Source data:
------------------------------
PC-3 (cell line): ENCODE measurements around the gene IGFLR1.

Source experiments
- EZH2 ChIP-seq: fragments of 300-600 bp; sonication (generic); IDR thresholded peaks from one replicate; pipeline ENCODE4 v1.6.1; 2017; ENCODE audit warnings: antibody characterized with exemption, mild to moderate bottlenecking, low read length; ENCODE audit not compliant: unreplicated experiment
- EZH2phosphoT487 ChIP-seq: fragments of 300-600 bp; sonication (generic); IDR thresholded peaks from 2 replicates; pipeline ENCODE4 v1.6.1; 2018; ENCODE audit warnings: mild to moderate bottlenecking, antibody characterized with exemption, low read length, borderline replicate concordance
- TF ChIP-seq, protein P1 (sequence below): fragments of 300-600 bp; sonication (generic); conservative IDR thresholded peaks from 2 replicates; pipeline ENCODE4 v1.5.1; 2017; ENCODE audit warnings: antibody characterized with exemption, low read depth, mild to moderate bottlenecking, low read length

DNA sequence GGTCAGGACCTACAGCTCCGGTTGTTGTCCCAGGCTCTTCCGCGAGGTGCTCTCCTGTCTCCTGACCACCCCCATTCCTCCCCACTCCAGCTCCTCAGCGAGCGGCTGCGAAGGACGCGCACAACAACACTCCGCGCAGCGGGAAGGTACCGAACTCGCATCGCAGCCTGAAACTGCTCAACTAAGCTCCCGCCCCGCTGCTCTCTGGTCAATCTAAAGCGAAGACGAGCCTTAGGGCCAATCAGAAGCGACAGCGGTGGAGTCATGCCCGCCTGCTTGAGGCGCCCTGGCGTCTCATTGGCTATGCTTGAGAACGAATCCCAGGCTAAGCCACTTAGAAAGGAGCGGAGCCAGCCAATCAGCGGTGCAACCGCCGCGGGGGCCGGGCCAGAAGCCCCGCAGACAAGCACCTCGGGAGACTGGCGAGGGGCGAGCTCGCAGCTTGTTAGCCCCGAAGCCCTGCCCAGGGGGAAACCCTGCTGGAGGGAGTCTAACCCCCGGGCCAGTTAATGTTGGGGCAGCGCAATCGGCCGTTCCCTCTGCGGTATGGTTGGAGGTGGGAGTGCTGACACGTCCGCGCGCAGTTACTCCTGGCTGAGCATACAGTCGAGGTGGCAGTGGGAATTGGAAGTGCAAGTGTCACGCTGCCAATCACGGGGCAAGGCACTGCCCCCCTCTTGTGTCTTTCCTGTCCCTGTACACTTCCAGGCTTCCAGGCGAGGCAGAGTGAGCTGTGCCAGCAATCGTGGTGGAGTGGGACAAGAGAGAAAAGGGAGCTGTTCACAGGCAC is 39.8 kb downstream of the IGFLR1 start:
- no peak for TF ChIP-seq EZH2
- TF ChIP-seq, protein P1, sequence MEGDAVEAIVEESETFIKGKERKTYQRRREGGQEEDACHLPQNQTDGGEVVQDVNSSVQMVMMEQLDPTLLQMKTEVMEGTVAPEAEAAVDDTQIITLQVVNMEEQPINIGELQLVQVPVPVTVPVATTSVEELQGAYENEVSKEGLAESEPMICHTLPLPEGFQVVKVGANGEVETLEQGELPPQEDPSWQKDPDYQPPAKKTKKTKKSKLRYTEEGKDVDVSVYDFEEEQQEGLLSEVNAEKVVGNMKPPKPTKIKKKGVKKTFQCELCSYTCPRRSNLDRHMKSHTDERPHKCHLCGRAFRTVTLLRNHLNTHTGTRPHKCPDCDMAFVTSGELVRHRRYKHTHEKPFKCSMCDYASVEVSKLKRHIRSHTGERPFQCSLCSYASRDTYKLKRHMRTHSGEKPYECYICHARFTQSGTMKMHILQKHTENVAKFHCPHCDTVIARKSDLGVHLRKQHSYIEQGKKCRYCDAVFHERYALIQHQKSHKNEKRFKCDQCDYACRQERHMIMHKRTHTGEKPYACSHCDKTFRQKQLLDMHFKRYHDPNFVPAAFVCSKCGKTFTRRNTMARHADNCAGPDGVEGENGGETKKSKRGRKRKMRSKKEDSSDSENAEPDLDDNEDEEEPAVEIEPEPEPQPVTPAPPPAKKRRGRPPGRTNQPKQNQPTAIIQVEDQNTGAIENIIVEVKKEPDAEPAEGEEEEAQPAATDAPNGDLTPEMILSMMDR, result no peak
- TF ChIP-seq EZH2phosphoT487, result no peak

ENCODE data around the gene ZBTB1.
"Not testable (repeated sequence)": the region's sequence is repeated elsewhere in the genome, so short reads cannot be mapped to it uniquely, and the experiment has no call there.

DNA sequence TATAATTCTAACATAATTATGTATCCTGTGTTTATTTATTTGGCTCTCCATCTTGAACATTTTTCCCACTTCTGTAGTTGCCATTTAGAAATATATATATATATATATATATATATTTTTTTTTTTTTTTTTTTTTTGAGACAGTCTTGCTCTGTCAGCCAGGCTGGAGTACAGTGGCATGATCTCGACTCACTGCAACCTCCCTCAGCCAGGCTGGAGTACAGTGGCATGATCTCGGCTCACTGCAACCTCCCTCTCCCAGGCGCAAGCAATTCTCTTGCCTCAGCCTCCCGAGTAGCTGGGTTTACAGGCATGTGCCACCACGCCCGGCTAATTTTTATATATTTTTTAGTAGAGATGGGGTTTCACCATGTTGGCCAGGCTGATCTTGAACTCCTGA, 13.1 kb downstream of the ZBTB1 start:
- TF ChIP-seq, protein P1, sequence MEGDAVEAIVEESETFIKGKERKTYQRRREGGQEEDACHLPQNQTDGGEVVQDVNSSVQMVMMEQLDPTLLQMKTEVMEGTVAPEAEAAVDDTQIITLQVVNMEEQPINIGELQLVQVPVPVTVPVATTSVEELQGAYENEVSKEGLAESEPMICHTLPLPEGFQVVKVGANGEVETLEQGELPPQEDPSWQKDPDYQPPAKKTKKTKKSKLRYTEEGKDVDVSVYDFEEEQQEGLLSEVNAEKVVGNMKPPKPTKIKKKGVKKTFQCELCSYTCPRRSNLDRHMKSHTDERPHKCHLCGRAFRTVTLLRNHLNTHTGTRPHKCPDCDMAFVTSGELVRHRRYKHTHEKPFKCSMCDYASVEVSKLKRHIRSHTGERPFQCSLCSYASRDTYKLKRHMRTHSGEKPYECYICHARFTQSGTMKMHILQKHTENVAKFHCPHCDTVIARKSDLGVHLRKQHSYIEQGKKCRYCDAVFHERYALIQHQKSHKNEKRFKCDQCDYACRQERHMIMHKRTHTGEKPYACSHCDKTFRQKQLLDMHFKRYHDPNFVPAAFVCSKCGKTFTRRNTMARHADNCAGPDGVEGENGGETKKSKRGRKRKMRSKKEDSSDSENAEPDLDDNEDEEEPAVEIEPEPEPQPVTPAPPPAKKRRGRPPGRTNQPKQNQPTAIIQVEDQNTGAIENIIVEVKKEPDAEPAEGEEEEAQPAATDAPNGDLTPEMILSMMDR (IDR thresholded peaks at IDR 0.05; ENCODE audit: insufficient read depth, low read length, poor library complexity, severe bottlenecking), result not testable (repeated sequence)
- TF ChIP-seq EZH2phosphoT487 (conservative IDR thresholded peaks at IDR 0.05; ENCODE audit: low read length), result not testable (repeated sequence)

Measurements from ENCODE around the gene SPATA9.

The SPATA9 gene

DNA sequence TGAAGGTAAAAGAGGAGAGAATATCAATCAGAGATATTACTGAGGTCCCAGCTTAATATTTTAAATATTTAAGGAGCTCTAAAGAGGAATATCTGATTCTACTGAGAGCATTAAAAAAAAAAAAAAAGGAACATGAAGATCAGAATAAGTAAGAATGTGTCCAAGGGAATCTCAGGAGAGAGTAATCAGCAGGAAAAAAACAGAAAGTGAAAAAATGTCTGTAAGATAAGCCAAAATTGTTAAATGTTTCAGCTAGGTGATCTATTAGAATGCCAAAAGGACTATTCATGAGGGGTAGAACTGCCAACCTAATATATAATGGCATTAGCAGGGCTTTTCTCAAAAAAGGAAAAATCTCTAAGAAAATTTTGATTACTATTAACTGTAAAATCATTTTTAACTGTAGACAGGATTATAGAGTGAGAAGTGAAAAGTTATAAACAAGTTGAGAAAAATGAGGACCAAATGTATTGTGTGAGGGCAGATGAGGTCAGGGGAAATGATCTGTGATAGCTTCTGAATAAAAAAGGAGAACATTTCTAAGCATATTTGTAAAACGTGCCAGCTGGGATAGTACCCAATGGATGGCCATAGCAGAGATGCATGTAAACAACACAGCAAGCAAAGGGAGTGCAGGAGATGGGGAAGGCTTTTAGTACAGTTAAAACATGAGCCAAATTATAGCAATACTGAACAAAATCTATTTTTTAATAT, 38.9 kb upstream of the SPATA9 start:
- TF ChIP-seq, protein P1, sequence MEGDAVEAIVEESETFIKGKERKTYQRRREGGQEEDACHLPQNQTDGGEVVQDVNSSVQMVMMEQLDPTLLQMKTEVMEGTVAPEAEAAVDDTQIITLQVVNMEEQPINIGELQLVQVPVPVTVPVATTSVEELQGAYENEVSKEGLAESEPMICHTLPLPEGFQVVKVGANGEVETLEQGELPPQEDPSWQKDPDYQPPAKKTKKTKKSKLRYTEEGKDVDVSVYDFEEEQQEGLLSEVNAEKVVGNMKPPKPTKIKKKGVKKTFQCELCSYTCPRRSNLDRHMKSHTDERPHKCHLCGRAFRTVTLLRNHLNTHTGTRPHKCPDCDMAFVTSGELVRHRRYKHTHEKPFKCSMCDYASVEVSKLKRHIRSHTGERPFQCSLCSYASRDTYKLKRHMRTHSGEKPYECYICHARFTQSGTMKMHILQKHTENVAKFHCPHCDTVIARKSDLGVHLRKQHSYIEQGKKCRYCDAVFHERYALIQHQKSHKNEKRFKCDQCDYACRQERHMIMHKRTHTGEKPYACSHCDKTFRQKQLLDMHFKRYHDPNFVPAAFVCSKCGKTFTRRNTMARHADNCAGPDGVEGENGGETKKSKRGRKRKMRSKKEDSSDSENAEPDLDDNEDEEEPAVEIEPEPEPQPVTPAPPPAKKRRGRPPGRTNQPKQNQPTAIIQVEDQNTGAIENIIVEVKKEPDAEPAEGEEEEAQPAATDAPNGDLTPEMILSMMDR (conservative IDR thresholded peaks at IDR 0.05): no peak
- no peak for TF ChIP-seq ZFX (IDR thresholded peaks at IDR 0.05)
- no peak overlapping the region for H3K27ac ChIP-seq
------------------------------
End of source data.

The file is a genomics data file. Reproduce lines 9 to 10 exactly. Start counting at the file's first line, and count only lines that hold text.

- TF ChIP-seq EZH2phosphoT487, result no peak

ENCODE data around the gene ZBTB1.